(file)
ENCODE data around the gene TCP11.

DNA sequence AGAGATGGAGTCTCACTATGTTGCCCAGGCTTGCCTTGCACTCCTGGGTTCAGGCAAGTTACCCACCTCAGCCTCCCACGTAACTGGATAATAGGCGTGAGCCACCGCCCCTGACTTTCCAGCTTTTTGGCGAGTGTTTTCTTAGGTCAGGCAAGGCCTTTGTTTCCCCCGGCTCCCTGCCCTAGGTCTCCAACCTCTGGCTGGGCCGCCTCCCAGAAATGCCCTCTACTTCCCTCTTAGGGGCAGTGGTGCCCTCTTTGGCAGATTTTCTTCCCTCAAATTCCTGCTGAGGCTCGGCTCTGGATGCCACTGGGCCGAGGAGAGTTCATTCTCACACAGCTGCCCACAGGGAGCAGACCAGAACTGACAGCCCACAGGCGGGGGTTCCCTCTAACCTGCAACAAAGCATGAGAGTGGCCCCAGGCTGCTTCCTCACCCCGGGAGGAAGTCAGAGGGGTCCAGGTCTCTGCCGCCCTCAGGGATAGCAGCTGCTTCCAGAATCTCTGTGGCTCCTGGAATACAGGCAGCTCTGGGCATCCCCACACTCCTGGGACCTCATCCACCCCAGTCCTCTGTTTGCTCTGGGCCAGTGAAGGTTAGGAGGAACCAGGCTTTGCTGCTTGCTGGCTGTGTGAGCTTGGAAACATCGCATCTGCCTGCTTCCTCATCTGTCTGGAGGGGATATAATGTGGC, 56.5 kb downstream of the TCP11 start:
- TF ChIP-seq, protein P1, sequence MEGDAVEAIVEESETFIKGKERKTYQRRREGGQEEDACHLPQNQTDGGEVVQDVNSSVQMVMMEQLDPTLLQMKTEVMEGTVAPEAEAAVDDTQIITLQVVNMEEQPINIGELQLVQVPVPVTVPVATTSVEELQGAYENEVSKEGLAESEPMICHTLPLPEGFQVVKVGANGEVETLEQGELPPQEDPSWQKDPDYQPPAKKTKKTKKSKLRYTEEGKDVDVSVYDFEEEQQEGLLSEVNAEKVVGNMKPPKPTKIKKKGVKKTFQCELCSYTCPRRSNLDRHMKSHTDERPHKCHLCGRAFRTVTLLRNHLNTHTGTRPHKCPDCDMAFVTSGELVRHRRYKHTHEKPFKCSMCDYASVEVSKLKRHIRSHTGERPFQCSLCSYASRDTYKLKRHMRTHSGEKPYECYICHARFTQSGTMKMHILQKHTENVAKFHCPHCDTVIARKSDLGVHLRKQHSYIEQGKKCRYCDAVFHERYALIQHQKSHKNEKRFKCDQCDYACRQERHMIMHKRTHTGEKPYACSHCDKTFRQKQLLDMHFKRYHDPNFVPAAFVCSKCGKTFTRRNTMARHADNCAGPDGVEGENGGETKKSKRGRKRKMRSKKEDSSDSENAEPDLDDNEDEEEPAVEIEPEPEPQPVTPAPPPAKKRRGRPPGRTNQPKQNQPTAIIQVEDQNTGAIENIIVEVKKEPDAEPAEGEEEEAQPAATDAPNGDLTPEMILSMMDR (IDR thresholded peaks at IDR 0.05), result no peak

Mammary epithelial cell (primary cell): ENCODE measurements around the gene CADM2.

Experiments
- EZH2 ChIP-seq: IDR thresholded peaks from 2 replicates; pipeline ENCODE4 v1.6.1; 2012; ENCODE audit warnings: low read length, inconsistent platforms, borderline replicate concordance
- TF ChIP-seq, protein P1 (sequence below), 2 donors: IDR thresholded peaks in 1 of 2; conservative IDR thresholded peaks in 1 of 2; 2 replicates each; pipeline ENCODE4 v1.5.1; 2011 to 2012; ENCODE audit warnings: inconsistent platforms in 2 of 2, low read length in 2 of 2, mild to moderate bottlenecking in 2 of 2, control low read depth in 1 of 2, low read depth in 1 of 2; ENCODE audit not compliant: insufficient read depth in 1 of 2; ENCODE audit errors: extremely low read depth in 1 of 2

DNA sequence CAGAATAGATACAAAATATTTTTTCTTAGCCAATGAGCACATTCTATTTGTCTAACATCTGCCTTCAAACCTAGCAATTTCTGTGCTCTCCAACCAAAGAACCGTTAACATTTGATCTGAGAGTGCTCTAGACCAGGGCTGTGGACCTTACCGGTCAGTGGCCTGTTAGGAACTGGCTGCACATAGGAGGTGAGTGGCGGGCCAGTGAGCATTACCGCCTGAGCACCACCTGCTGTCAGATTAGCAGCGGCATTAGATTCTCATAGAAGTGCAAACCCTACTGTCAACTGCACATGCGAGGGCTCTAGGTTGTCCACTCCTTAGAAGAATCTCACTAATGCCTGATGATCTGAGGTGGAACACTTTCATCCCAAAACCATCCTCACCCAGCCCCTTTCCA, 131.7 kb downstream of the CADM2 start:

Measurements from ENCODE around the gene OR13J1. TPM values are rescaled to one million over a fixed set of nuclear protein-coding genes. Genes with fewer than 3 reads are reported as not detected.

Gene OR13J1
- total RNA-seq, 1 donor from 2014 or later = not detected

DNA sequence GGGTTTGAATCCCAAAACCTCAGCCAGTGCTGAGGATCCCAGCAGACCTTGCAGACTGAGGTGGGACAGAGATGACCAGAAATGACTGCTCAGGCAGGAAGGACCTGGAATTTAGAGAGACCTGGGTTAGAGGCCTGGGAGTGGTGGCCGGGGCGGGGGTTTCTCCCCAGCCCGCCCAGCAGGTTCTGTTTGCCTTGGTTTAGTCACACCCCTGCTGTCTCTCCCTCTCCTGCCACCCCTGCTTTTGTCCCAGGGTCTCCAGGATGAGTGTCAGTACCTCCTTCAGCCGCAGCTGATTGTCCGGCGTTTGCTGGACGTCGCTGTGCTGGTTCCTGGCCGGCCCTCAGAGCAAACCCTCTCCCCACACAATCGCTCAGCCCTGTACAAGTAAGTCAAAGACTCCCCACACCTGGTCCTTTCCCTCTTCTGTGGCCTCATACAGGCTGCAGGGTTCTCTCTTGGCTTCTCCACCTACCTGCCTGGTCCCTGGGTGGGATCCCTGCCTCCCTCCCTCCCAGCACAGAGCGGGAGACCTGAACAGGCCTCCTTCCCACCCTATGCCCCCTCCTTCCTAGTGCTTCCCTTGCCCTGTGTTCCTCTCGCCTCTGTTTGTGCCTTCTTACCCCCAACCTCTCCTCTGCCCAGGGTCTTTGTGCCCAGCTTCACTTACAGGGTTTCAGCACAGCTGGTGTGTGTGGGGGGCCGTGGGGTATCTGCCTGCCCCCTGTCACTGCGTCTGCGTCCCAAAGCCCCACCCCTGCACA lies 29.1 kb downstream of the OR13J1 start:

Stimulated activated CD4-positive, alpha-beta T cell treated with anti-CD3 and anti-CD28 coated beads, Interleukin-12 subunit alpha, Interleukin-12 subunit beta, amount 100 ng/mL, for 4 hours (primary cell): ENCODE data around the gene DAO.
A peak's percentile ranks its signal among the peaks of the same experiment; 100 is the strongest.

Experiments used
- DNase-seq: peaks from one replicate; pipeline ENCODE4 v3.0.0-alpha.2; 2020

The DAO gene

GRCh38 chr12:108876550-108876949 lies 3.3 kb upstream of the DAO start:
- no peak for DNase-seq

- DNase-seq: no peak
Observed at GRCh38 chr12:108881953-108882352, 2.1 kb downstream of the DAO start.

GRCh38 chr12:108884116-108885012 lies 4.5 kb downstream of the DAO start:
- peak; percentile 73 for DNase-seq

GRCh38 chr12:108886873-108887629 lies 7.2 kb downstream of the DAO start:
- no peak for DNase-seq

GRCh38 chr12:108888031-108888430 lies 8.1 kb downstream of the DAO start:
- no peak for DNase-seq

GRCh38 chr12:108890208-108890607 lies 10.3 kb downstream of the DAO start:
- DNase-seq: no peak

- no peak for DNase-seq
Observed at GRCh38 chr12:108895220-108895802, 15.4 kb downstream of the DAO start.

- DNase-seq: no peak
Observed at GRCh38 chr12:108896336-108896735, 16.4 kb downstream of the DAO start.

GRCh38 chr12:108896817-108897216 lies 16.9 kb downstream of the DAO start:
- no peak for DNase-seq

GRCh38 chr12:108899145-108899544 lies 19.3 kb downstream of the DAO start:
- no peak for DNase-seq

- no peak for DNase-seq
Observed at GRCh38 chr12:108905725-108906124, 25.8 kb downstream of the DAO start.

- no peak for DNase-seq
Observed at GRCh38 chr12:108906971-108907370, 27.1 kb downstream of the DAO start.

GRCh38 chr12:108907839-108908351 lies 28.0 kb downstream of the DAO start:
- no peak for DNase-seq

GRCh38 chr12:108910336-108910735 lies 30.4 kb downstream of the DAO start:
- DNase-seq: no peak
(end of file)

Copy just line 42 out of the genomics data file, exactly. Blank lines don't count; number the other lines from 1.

GRCh38 chr12:108907839-108908351 lies 28.0 kb downstream of the DAO start: